U.S. Patent No. 5,605,798 describes a fast and highly accurate mass spectrometer- based process for detecting the presence of a particular nucleic acid in a biological sample for diagnostic purposes. WO 98/21066 describes processes for determining the sequence of a particular target nucleic acid by mass spectrometry. Processes for detecting a target nucleic acid present in a biological sample by PCR amplification and mass spectrometry detection are disclosed, as are methods for detecting a target nucleic acid in a sample by amplifying the target with primers that contain restriction sites and tags, extending and cleaving the amplified nucleic acid, and detecting the presence of extended product, wherein the presence of a DNA fragment of a mass different from wild-type is indicative of a mutation. Methods of sequencing a nucleic acid via mass spectrometry methods are also described. WO 97/37041, WO 99/31278 and US Patent No. 5,547,835 describe methods of sequencing nucleic acids using mass spectrometry. US Patent Nos. 5,622,824, 5,872,003 and 5,691,141 describe methods, systems and kits for exonuclease-mediated mass spectrometric sequencing.

Thus, there is a need for a method for bioagent detection and identification which is both specific and rapid, and in which no nucleic acid sequencing is required. The present invention addresses this need.

SUMMARY OF THE INVENTION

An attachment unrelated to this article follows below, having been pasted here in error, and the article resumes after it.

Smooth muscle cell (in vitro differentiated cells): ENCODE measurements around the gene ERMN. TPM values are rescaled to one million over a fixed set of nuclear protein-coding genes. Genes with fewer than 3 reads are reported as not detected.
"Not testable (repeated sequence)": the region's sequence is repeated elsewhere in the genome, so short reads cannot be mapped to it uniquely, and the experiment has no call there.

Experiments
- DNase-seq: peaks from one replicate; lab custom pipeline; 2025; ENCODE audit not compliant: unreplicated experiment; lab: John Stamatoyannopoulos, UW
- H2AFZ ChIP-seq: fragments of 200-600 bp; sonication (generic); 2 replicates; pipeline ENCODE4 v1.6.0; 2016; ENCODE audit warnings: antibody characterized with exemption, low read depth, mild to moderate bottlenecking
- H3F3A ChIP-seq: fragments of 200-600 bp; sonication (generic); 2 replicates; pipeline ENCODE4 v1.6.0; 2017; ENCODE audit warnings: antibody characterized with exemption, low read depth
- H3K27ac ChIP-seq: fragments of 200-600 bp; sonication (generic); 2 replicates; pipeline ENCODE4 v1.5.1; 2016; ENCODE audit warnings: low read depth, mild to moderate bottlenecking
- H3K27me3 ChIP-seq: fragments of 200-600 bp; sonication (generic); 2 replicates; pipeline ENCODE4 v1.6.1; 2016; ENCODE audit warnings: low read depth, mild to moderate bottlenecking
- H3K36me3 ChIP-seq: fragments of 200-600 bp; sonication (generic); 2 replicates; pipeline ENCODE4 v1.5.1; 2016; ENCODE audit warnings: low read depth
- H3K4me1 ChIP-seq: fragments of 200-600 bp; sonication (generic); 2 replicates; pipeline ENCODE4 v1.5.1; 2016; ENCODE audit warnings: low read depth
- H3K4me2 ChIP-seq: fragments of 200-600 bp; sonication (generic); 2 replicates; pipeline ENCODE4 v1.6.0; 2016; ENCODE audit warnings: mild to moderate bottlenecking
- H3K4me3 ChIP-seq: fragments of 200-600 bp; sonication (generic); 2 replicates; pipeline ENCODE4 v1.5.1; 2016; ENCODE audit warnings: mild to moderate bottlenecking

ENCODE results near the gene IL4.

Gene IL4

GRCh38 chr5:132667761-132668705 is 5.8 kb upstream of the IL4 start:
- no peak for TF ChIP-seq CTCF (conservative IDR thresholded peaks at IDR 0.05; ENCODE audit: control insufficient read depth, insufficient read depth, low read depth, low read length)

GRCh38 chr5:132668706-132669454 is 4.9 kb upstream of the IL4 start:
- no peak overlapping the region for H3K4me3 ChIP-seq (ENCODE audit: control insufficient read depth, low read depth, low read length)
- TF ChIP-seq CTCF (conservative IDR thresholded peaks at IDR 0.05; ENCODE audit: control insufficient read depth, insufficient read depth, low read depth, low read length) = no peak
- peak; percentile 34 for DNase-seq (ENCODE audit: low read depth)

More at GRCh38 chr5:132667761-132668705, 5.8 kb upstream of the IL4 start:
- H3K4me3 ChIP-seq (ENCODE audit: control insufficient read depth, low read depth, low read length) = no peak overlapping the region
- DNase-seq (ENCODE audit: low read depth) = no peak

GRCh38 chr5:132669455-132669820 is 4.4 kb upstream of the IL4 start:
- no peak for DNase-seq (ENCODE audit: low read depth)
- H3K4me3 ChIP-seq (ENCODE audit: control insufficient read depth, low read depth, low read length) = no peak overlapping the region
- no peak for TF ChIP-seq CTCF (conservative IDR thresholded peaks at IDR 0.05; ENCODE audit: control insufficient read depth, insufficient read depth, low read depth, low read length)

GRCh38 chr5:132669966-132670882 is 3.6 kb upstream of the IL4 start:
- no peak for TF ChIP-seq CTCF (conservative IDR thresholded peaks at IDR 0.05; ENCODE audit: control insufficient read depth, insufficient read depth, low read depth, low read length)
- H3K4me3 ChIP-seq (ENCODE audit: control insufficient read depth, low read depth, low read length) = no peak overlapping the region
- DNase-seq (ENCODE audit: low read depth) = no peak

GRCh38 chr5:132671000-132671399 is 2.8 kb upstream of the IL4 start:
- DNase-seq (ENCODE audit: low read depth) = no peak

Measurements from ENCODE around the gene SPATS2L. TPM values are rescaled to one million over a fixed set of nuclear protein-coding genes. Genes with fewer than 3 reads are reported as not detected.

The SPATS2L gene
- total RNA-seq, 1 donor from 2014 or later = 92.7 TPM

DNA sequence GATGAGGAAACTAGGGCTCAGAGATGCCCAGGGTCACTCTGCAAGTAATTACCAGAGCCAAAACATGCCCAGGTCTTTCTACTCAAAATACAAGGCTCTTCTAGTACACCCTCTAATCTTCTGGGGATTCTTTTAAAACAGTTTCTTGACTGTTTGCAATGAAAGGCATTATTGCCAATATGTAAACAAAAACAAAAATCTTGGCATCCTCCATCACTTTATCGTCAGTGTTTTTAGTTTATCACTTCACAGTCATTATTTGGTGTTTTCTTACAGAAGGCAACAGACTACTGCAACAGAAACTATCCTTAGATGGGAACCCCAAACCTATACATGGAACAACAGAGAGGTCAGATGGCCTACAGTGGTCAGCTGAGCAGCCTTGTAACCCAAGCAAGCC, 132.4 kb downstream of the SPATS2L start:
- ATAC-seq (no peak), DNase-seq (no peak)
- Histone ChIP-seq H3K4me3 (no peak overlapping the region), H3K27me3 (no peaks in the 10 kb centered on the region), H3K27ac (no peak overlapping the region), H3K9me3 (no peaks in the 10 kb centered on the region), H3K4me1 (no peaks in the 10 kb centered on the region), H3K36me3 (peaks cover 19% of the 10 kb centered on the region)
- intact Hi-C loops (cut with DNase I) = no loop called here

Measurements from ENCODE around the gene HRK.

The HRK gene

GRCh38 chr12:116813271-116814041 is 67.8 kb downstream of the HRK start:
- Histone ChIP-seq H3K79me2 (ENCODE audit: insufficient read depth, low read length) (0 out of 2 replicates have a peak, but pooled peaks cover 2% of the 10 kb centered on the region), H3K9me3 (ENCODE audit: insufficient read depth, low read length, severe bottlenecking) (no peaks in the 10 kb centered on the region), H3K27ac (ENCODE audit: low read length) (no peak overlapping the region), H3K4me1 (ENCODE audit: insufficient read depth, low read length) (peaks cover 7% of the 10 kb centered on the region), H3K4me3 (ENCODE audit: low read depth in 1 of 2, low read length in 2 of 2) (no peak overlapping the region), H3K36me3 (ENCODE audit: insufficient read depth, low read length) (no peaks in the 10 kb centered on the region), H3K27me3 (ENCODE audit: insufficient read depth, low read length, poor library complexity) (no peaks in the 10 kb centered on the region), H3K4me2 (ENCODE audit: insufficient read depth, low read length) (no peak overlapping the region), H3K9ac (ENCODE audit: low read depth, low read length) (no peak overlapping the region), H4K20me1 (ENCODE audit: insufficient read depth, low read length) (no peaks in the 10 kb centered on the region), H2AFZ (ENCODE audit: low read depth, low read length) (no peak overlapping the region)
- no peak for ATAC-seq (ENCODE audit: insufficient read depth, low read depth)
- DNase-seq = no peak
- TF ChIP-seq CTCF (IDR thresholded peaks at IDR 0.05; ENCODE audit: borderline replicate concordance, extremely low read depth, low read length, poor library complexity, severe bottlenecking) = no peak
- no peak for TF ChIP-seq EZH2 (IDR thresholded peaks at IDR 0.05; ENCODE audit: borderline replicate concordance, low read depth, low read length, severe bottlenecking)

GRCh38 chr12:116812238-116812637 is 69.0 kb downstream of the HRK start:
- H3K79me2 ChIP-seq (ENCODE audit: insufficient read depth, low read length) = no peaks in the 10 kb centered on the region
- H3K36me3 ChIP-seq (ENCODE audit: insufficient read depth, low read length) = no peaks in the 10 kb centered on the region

One embodiment of the present invention is a method of identifying an unknown bioagent comprising (a) contacting nucleic acid from the bioagent with at least one pair of oligonucleotide primers which hybridize to sequences of the nucleic acid and flank a variable nucleic acid sequence; (b) amplifying the variable nucleic acid sequence to produce an amplification product; (c) determining the molecular mass of the amplification product; and (d) comparing the molecular mass to one or more molecular masses of amplification products obtained by performing steps (a)-(c) on a plurality of known organisms, wherein a match identifies the unknown bioagent. In one aspect of this preferred embodiment, the sequences to which the at least one pair of oligonucleotide primers hybridize are highly conserved. Preferably, the amplifying step comprises polymerase chain reaction. Alternatively, the amplifying step comprises ligase chain reaction or strand displacement amplification. In one aspect of this preferred embodiment, the bioagent is a bacterium, virus, cell or spore. Advantageously, the nucleic acid is ribosomal RNA. In another aspect, the nucleic acid encodes RNase P or an RNA-dependent RNA polymerase. Preferably, the amplification product is ionized prior to molecular mass determination. The method may further comprise the step of isolating nucleic acid from the bioagent prior to contacting the nucleic acid with the at least one pair of oligonucleotide primers. The method may further comprise the step of performing steps (a)-(d) using a different oligonucleotide primer pair and comparing the results to one or more molecular mass amplification products obtained by performing steps (a)-(c) on a different plurality of known organisms from those in step (d). Preferably, the one or more molecular mass is contained in a database of molecular masses. In another aspect of this preferred embodiment, the amplification product is ionized by electrospray ionization, matrix-assisted laser desorption or fast atom bombardment. Advantageously, the molecular mass is determined by mass spectrometry. Preferably, the mass spectrometry is Fourier transform ion cyclotron resonance mass spectrometry (FT-ICR-MS), ion trap, quadrupole, magnetic sector, time of flight (TOF), Q- TOF or triple quadrupole. The method ma